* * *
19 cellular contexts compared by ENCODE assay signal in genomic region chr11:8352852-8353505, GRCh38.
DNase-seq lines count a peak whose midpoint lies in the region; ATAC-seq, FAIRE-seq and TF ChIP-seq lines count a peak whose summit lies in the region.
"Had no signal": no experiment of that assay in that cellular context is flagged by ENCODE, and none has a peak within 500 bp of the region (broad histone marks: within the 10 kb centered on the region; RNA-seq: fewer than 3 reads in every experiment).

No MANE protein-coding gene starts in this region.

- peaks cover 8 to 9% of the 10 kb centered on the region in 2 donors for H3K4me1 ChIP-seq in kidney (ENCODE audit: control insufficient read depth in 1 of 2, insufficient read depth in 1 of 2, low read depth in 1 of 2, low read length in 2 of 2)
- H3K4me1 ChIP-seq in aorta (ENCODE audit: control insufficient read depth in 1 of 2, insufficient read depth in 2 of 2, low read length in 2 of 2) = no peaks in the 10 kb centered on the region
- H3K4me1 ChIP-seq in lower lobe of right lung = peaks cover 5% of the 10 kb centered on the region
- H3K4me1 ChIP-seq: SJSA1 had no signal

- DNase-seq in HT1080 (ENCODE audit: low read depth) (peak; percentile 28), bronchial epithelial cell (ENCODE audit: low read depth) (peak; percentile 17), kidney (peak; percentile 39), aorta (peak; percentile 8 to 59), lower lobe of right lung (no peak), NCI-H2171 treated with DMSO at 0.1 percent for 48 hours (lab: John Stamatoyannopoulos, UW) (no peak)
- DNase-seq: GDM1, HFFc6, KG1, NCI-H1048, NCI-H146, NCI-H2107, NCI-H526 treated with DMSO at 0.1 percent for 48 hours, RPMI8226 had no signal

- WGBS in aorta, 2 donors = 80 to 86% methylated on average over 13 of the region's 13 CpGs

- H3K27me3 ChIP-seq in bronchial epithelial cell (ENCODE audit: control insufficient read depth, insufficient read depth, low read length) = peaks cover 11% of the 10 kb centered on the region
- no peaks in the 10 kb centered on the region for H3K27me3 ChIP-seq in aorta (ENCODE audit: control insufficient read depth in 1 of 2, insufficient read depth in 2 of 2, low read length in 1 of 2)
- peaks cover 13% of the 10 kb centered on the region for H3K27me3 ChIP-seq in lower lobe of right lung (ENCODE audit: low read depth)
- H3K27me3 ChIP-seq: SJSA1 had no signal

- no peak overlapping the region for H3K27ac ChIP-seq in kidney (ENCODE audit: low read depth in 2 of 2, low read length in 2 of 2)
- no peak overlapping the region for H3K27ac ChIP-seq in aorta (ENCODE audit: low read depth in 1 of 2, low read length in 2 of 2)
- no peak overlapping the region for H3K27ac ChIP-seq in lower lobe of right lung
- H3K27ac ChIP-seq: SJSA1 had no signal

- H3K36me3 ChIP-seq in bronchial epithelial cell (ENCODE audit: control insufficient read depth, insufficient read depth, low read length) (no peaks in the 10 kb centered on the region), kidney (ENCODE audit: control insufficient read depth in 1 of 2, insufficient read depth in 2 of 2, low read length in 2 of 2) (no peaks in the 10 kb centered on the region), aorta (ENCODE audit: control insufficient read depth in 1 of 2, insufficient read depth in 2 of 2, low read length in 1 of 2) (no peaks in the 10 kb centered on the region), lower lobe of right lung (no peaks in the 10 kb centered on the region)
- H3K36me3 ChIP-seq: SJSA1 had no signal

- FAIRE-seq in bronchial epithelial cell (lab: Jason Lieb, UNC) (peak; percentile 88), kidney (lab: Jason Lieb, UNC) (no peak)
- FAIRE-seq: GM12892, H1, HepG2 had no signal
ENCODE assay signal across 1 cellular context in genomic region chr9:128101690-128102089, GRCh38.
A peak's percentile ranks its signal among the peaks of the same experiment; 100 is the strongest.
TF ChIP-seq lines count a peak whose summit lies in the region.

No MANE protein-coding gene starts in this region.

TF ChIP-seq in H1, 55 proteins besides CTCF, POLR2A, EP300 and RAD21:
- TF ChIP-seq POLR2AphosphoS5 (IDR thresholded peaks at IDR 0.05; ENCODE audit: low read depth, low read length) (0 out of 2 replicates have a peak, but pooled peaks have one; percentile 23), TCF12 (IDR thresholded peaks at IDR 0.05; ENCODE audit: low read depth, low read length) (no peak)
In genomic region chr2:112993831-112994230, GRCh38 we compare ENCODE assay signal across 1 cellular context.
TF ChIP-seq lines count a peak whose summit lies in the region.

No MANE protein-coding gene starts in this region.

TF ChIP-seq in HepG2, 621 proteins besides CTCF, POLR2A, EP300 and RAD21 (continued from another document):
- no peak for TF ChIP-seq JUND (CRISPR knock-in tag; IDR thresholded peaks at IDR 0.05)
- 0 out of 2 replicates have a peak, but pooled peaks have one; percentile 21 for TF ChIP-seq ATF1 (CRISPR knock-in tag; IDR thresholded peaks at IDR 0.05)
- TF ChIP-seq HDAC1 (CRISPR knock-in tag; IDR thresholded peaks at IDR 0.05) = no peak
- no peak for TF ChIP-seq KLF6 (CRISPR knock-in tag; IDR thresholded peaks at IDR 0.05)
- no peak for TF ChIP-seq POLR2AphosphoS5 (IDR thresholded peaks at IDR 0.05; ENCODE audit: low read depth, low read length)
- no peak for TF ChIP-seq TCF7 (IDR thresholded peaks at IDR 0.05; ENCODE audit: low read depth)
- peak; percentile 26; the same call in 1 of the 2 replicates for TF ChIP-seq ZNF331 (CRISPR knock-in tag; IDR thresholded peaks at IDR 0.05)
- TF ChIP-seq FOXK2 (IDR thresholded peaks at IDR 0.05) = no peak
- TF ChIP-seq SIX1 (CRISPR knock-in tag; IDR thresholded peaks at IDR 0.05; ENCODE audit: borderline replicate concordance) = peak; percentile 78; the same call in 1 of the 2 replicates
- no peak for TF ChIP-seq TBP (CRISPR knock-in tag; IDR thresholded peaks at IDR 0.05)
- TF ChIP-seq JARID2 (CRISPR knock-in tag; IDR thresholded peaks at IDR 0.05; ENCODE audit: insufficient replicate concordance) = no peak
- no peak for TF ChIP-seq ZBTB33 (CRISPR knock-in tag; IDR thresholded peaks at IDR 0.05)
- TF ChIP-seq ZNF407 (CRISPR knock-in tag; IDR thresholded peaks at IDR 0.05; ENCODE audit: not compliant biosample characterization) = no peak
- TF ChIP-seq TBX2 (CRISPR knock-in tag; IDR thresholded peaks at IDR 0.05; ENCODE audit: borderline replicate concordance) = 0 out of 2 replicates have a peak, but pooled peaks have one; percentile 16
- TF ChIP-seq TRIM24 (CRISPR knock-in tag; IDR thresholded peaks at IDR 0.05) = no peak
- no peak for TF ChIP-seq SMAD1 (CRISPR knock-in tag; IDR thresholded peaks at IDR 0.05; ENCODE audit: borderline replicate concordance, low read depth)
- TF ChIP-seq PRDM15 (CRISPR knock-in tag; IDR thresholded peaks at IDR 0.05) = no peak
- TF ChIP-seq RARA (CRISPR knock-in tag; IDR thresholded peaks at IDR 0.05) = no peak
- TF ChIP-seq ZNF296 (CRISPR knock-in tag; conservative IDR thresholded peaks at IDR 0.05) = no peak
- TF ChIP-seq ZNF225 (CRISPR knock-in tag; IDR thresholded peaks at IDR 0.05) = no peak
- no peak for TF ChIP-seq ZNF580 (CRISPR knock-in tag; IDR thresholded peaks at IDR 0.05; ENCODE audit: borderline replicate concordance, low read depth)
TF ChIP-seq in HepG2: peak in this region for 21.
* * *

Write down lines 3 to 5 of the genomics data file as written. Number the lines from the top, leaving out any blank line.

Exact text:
"Had no signal": no experiment of that assay in that cellular context is flagged by ENCODE, and none has a peak within 500 bp of the region (broad histone marks: within the 10 kb centered on the region; RNA-seq: fewer than 3 reads in every experiment).

No MANE protein-coding gene starts in this region.

- peaks cover 8 to 9% of the 10 kb centered on the region in 2 donors for H3K4me1 ChIP-seq in kidney (ENCODE audit: control insufficient read depth in 1 of 2, insufficient read depth in 1 of 2, low read depth in 1 of 2, low read length in 2 of 2)